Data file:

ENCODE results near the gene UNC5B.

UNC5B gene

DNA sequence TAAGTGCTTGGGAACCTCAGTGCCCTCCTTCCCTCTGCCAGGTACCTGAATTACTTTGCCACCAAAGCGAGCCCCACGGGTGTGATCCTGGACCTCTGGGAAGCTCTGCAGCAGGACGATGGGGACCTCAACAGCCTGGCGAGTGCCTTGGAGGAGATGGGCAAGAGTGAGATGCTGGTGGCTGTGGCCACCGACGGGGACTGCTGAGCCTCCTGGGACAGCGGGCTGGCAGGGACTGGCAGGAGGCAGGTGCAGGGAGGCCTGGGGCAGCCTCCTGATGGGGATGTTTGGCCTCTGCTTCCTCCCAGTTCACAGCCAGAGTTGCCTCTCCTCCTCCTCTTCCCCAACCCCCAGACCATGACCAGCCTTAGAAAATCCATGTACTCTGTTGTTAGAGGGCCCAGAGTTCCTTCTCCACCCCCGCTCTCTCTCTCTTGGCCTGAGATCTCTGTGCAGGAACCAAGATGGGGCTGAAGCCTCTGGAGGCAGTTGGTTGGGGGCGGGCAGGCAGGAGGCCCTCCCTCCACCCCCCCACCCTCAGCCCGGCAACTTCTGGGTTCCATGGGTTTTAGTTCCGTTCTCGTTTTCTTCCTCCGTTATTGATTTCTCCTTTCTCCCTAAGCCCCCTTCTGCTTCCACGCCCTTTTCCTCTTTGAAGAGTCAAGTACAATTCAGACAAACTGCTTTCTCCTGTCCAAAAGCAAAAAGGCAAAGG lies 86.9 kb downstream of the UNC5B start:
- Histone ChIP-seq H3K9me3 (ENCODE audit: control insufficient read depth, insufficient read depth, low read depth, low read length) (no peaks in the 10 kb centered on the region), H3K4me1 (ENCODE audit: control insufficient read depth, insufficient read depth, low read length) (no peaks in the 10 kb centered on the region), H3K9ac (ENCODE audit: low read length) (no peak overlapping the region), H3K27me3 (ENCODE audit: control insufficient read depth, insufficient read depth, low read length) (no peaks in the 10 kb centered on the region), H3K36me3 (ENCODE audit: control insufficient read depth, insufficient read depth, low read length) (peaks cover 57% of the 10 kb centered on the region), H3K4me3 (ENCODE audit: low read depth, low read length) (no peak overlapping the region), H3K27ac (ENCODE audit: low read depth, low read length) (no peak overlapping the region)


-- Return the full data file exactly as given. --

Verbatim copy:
ENCODE results near the gene UNC5B.

UNC5B gene

DNA sequence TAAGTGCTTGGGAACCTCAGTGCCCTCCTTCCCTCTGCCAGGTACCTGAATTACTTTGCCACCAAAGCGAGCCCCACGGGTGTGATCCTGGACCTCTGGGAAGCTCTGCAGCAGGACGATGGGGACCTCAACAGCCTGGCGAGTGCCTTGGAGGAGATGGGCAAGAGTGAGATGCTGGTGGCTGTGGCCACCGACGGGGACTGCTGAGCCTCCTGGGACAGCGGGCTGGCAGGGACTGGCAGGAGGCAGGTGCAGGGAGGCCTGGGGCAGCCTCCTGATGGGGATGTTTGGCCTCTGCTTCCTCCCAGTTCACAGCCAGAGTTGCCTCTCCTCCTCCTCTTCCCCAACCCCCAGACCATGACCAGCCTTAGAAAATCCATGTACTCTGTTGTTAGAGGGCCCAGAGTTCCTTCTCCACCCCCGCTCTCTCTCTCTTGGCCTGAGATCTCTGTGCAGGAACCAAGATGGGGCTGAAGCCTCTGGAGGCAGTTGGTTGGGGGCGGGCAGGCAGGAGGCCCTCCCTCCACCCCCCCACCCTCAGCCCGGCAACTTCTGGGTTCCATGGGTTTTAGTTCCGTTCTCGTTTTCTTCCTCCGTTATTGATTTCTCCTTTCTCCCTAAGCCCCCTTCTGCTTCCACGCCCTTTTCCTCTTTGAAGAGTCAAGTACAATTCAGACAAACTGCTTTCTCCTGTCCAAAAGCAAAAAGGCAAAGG lies 86.9 kb downstream of the UNC5B start:
- Histone ChIP-seq H3K9me3 (ENCODE audit: control insufficient read depth, insufficient read depth, low read depth, low read length) (no peaks in the 10 kb centered on the region), H3K4me1 (ENCODE audit: control insufficient read depth, insufficient read depth, low read length) (no peaks in the 10 kb centered on the region), H3K9ac (ENCODE audit: low read length) (no peak overlapping the region), H3K27me3 (ENCODE audit: control insufficient read depth, insufficient read depth, low read length) (no peaks in the 10 kb centered on the region), H3K36me3 (ENCODE audit: control insufficient read depth, insufficient read depth, low read length) (peaks cover 57% of the 10 kb centered on the region), H3K4me3 (ENCODE audit: low read depth, low read length) (no peak overlapping the region), H3K27ac (ENCODE audit: low read depth, low read length) (no peak overlapping the region)